As a result, up to 40 companies in Germany and myriad others abroad have taken the word “Bauhaus” as part of a brand or title. Imitators include a U.S. furniture maker, a rumored bordello in Japan, a variety of chocolate that touts its form and function, a coffee shop in Seattle and the early British gothic band Bauhaus, led by singer Peter Murphy. Tel Aviv sometimes bills itself as“Bauhaus City,” even though Bauhaus experts quibble that its housing designs don’t relate to the Bauhaus school. Even an art school in Weimar, Germany, called Bauhaus University isn’t connected to the original.
The greatest squatter of the moniker is a do-it-yourself retailer based in Mannheim, Germany, which trademarked “Bauhaus” during post-war divided Germany. It happened before Gropius and others established archives and museums — in Dessau, Germany, and Weimar (in the former east) and Berlin — to explain and protect the historical Bauhaus and its legacy. Now, it’s causing confusion to the general public and frustration to Bauhaus design aficionados.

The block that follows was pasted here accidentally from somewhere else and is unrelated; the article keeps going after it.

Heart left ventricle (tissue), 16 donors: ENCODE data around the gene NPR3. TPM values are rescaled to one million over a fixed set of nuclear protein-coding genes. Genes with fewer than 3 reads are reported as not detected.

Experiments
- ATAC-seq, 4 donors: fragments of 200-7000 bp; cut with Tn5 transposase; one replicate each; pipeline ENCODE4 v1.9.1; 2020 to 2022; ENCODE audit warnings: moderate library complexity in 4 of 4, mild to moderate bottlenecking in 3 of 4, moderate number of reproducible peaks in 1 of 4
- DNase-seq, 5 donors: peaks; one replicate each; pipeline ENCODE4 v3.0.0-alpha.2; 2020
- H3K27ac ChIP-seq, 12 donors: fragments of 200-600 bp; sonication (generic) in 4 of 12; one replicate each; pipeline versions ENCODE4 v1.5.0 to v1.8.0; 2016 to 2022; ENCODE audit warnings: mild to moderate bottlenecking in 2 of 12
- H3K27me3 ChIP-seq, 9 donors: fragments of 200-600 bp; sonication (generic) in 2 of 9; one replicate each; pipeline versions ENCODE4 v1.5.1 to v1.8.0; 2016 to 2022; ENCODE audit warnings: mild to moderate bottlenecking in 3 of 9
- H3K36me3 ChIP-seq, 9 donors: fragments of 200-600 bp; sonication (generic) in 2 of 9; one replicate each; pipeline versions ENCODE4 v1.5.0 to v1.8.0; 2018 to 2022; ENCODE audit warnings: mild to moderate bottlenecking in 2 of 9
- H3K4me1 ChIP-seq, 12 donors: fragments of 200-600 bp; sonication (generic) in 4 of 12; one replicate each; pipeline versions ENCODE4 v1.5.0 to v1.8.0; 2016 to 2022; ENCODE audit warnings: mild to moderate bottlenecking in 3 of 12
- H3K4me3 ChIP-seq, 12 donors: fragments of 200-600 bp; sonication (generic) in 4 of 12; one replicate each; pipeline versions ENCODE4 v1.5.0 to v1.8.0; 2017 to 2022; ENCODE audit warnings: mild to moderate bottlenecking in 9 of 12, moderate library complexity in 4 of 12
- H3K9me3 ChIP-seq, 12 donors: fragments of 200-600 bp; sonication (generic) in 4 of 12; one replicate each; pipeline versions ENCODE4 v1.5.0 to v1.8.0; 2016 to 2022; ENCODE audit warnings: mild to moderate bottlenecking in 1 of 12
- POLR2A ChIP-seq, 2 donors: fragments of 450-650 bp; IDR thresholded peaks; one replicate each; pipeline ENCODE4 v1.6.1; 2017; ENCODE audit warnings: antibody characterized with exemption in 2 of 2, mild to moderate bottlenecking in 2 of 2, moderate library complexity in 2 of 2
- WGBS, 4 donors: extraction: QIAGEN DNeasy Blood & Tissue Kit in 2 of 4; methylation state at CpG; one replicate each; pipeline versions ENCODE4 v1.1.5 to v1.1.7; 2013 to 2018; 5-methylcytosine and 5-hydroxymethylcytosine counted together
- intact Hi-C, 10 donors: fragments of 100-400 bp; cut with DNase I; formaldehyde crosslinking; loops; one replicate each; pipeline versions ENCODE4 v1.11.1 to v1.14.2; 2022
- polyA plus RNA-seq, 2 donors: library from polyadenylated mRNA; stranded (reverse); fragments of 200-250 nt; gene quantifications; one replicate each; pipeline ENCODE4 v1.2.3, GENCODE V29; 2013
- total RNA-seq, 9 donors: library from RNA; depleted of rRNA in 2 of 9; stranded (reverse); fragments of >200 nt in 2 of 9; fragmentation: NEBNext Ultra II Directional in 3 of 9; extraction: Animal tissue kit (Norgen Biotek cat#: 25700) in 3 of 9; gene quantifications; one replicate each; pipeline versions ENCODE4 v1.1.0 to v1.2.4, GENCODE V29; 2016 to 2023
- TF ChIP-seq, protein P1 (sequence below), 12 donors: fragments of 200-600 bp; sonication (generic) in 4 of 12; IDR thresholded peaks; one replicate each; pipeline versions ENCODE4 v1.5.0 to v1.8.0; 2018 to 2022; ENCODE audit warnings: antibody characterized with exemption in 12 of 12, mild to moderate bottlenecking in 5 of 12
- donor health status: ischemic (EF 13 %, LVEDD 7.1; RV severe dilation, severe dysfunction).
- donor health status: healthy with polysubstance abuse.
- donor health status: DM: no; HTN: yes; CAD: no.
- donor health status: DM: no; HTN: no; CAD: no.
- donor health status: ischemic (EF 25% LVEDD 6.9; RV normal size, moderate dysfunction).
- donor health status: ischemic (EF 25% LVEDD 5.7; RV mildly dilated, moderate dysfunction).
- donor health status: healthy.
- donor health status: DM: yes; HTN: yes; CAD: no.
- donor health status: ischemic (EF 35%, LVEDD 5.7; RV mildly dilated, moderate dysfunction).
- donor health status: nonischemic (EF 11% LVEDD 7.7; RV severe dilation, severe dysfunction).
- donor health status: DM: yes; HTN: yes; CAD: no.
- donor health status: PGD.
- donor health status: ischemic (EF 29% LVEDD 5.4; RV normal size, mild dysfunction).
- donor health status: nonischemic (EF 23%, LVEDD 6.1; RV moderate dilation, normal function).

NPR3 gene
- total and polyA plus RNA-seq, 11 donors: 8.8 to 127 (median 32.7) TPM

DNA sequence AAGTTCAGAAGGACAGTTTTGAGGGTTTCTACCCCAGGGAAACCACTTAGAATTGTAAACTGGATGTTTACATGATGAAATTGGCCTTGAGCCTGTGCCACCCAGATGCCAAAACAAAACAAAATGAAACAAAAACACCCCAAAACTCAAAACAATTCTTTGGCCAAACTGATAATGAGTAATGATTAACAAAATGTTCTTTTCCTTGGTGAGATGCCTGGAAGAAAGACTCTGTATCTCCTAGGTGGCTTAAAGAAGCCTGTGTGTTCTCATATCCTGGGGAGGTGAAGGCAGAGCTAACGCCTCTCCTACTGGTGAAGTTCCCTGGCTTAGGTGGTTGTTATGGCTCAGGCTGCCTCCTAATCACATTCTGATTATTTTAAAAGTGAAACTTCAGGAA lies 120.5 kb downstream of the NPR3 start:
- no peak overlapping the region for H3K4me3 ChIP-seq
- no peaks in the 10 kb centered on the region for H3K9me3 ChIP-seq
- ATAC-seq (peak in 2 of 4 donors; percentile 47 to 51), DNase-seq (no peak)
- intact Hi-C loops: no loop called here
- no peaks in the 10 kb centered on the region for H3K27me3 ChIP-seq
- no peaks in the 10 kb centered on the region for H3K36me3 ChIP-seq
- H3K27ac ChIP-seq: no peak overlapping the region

“The term ‘Bauhaus’ has become a sort of super brand,” said Philip Oswalt, an architect and director of the Bauhaus Foundation in Dessau. “It is a name for a much wider set of things, modern things. It is something that has culturally developed that we have to accept. That’s okay.” But he still finds it annoying when companies “use the name and subscribe to themselves higher cultural value” than they deserve.
Bauhaus vs. Bauhaus
AG Heinz G. Baus started with a 1,900-square-foot lumber and home-improvement store in Mannheim, calling it “Bauhaus” in 1960.
Sources at the company say he picked up the retailing idea in the United States and brought it back to Germany. A reclusive owner, Baus avoids public attention and declines most interview requests, including one from The Washington Post.
His Bauhaus stores are more and more ubiquitous, spreading in Europe the way Home Depot has in North America. The Swiss-registered Bauhaus has 190 stores in 15 countries, stretching north to Scandinavia and south to Spain and Turkey. It’s planning new stores in Montenegro, Serbia and Slovenia.
Bauhaus AG has expanded from selling lumber and other building materials into the territory of Wal-Mart with some home goods. It publishes inserts for newspapers in markets near its stores, advertising goods such as plastic swimming pools, buckets of paint and electric bug zappers.
Its red logo uses block letters, echoing the graphics of Gropius’ school. Its slogan: “Wenn’s gut werden muss,” or “When it has to be good,” is repeated over loudspeakers in the company’s large, concrete stores.